Garden Notes: My Tomato Arbor progresses.

The big news in my garden this year is –my Tomato Arbor!
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Did I invent the tomato arbor? Well, I might have –I’ve never actually seen one anywhere else. There was that scene at the end of “The Godfather” where the Marlon Brando character has a heart attack. The tomatoes in that scene seemed to be about “head-high” to Marlon but they did not form an arbor “ceiling”.
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How do I define “tomato arbor”?
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A “tomato arbor” is a structure of stakes that allows the vines to grow upwards –in my case, to a height of about eight feet– after which they are trained across more stakes arranged like beams in a ceiling. In effect, one has an 8-foot “wall” of tomato vines, topped by a ceiling of trained vines.
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I have about 16 vines altogether –arranged in an L-shape, one side of which has 10 vines and the other, 6. Most of the vines have already reached 8 feet high, and many of them have already started growing across on my arbor-staked structure. Some have already added about another 2 feet.
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I think I am already seeing one great advantage of the arbor structure: it means that the “roof” of tomato vines receives a lot more continuous sunlight than if they were lower, and my impression is that there is a lot more fruit on the upper end of the vines, than closer to the ground.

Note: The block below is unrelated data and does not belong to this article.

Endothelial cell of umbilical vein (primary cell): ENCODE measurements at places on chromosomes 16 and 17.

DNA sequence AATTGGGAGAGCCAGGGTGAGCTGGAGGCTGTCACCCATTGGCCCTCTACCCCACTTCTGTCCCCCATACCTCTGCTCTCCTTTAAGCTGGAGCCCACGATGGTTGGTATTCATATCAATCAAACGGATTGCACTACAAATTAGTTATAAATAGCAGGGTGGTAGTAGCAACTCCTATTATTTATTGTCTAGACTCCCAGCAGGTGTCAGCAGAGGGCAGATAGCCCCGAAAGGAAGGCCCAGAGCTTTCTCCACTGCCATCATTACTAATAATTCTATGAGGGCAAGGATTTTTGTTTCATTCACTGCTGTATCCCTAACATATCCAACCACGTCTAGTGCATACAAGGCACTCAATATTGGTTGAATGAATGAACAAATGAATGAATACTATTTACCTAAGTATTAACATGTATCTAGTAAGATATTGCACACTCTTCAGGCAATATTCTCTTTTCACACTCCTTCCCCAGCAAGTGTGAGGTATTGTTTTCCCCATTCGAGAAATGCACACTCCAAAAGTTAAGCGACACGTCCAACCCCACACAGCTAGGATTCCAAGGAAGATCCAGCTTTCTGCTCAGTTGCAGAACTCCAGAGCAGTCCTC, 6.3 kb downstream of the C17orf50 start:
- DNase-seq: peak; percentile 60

[This IS only an impression and I will have to check it.]
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And there is another possible advantage –it seems to me that the vines in the Tomato Arbor are healthier than the others, for some reason: lots of green leaves and with very much fewer yellowing and/or spotted leaves.
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Last year I devised a sort of canal system –about 4-6 inches deep– that allowed the water to run very close to the vines. On top of that, so to speak, I drilled down another foot or so right next to each vine, so that each vine had its own “mini-well” of water available to its roots. All this, hopefully, without over-watering them –which of course is the great no-no for tomatoes.
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I have the feeling –I certainly have the hope– that the arbor will be producing and ripening fruit right up to the Early Frost Date, which will probably be some time in December. That’s more than two months from now.
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So far I have picked about 200 tomatoes, and expect to pick much more than this in what remains of the season. Which prospect fills me with great tomato pleasure– I will keep you posted. Or staked.


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